Any time a defender is not ‘connected’ with the line, there exists an opportunity. If a defender is further back than the line or with hips turned looking inward, they are not going to be in synch when the ball emerges. An attacker might be able to beat this player, or an adjacent defender might step in to account for the mistake, opening a new hole(s) elsewhere for quick passes.

Wing Flat

If wingers are flat with the rest of the defensive line, it will take longer for them to turn and chase a kick. This gives the attacking winger a distinct advantage.

Full Back out of position

If the full back too central, the spaces behind wings are especially vulnerable. If the full back is too flat or too deep, a kick can be put into space behind or in front. Full backs are also the important last line of defence during a linebreak. Concentrating an attack where the full back is not might make converting a linebreak into a try that much easier.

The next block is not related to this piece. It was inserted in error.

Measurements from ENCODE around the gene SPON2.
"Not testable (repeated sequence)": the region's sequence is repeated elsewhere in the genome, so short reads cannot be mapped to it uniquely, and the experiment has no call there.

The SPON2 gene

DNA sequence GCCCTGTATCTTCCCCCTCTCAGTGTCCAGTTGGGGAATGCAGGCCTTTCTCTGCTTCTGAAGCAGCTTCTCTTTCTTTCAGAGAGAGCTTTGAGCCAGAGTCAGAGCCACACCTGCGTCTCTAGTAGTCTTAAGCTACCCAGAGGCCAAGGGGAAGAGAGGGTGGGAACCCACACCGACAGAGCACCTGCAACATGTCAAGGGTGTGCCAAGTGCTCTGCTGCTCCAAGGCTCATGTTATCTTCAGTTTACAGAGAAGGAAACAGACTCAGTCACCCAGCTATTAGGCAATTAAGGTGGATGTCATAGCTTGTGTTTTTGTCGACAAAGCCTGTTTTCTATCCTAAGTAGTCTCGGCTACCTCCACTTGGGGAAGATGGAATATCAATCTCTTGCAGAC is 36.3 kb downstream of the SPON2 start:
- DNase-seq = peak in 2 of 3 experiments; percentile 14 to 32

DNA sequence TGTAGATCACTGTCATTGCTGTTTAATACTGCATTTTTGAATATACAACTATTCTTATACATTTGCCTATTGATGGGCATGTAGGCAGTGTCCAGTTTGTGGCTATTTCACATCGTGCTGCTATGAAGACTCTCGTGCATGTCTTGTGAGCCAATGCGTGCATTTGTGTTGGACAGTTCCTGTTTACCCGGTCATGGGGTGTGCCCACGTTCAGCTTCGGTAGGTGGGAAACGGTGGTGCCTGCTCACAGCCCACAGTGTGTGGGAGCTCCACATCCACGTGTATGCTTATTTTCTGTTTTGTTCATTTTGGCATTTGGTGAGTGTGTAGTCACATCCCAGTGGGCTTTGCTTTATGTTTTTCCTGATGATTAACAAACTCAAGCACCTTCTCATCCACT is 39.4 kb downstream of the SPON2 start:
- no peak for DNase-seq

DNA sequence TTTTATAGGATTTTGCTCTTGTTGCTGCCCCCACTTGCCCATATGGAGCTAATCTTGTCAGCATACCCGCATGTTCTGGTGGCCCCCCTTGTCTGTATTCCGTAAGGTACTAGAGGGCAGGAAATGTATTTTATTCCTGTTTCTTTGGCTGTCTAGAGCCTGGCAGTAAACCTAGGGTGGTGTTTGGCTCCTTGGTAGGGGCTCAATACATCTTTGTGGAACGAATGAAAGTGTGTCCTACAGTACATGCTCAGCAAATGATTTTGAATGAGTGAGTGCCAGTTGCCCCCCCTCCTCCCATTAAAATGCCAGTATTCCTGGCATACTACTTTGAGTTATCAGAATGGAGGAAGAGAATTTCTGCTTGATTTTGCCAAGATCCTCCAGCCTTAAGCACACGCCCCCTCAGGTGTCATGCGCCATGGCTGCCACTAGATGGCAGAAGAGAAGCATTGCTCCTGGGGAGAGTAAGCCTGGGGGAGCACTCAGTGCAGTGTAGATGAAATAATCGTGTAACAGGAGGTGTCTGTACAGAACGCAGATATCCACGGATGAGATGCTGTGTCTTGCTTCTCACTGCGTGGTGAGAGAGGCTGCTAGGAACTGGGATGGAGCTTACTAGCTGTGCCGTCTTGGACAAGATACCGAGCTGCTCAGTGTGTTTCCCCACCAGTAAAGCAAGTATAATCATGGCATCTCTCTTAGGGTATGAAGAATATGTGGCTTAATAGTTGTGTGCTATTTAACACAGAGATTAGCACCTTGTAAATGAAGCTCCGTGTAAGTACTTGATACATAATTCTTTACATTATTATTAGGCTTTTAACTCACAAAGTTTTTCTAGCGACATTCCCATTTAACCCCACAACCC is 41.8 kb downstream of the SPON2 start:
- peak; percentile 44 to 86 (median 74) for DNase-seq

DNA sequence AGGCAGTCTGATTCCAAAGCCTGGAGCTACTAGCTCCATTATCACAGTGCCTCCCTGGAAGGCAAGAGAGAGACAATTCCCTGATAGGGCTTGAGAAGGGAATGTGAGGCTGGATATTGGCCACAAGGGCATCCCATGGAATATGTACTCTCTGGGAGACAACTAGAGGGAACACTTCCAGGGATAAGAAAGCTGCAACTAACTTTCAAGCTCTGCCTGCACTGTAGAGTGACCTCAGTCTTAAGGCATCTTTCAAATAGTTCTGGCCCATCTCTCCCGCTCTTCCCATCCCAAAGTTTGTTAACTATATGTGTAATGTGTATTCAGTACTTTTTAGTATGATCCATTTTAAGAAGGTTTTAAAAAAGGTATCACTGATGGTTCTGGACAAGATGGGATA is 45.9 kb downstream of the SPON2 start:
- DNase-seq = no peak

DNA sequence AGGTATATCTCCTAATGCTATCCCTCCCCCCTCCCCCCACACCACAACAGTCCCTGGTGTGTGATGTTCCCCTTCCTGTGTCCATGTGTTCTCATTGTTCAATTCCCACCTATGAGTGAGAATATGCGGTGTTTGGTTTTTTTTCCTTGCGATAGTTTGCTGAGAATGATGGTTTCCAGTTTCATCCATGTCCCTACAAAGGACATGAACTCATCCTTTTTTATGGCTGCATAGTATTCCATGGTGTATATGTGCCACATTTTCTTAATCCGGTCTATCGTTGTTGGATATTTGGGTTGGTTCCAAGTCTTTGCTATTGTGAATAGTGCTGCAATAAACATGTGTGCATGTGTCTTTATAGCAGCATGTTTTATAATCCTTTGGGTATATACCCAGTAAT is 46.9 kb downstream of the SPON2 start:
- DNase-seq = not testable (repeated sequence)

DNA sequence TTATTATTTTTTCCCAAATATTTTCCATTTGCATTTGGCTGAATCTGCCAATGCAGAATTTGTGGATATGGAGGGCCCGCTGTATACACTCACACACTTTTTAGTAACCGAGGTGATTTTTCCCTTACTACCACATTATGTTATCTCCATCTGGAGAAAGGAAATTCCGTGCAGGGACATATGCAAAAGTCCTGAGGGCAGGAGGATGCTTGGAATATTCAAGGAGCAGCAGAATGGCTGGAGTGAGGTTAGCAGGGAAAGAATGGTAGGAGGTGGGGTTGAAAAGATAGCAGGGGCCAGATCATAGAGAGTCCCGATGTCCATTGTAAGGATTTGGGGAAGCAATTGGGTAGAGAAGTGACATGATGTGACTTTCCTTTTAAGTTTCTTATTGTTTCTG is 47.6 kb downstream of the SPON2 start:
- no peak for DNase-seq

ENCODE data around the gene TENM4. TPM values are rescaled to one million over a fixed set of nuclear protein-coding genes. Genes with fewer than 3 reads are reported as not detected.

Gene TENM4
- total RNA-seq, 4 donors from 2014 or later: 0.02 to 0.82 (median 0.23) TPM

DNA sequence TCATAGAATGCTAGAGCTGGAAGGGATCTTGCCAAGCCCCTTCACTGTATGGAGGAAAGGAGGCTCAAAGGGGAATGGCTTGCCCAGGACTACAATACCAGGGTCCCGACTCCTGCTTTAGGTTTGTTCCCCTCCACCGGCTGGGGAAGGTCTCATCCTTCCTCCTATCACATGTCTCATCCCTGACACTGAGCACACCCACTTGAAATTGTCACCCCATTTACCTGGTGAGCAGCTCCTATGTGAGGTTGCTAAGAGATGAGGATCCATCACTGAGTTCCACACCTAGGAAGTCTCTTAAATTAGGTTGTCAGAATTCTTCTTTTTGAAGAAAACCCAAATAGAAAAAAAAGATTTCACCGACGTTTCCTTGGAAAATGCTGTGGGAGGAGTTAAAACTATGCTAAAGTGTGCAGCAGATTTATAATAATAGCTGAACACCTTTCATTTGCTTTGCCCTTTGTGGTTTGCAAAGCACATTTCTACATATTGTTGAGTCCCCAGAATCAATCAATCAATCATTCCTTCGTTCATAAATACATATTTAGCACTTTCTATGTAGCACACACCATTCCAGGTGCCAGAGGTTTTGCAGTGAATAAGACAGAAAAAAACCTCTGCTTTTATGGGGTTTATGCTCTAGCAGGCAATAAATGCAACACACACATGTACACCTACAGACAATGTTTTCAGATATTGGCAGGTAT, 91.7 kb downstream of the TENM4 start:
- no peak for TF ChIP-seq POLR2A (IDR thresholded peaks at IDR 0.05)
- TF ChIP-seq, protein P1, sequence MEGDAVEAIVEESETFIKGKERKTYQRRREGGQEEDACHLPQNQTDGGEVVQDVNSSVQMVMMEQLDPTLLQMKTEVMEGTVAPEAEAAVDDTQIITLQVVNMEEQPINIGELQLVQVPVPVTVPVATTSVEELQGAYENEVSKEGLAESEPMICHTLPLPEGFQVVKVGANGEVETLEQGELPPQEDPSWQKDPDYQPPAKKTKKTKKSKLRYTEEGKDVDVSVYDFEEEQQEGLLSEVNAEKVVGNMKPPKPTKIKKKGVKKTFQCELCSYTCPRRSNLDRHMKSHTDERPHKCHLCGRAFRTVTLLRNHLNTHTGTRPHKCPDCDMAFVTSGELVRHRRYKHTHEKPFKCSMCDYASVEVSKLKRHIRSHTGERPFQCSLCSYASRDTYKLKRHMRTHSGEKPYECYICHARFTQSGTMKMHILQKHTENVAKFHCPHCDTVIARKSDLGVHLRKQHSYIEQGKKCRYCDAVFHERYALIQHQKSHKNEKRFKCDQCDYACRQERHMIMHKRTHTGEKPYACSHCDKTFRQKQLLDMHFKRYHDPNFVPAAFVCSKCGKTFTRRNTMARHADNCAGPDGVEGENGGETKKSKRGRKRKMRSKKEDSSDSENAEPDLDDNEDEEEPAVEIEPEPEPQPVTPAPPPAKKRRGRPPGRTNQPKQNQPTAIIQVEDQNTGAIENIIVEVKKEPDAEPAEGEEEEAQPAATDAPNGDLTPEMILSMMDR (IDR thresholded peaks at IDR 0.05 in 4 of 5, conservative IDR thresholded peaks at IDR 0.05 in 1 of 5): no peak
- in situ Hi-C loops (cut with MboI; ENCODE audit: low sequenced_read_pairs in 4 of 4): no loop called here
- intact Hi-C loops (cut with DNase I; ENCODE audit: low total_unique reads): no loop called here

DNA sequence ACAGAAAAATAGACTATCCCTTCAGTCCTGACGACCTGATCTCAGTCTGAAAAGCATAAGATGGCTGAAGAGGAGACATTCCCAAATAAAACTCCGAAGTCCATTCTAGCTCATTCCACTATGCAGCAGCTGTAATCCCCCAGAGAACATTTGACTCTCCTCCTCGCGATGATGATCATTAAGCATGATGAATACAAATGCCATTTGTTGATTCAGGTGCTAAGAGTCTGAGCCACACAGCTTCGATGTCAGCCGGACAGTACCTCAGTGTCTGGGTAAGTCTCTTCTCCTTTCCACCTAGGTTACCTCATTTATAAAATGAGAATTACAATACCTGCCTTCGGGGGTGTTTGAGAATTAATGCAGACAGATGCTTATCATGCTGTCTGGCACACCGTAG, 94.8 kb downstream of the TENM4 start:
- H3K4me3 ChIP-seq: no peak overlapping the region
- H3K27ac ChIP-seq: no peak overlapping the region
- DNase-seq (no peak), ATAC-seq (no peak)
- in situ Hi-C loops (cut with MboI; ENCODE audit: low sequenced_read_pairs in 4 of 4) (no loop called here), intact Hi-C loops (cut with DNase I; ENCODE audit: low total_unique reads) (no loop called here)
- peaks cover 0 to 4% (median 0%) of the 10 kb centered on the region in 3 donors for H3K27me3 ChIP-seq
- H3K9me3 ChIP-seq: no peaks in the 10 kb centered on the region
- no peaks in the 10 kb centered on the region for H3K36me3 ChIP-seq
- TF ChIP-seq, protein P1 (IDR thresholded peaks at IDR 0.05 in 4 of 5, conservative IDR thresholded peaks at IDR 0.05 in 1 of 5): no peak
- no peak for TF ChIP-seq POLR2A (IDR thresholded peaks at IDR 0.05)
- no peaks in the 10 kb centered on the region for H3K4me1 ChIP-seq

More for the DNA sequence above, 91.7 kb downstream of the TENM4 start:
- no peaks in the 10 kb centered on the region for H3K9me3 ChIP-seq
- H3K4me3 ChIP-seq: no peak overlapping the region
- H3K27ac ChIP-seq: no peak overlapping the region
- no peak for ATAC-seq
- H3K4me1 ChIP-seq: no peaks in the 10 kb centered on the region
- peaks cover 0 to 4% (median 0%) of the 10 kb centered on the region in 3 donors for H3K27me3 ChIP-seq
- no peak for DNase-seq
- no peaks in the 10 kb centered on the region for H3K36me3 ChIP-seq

Ruck Inspecting’

Defenders not paying attention to their defender, with shoulders and hips turned inward looking at the ruck waste time re-aligning themselves when the ball emerges. These players should be targeted on their ‘blind side’ – an unders line or a shift outside their field of vision should allow an attacker to get behind. Even a straight run from a flat position will see this defender(s) come off second best due to unreadiness.

Forward in the Back Line

Slow forwards caught in wide positions are vulnerable to quick players. There are also many forwards who are not comfortable tackling in wide channels.

Smaller player defending the ruck

If a small back has got caught in a post / guard position, a powerful ball carrier or two should be able to get through or at least get behind.

Not enough defenders protecting fringes of the ruck

Defences tend to stack two or three defenders on both sides of the ruck to prevent easy picks. If this area has few defenders or if the gaps between them are larger than they should be, a power play by attackers can compromise them.

Defender flat footed / standing upright

Defenders standing flat footed or standing upright waste time to re-adjust when coming forward.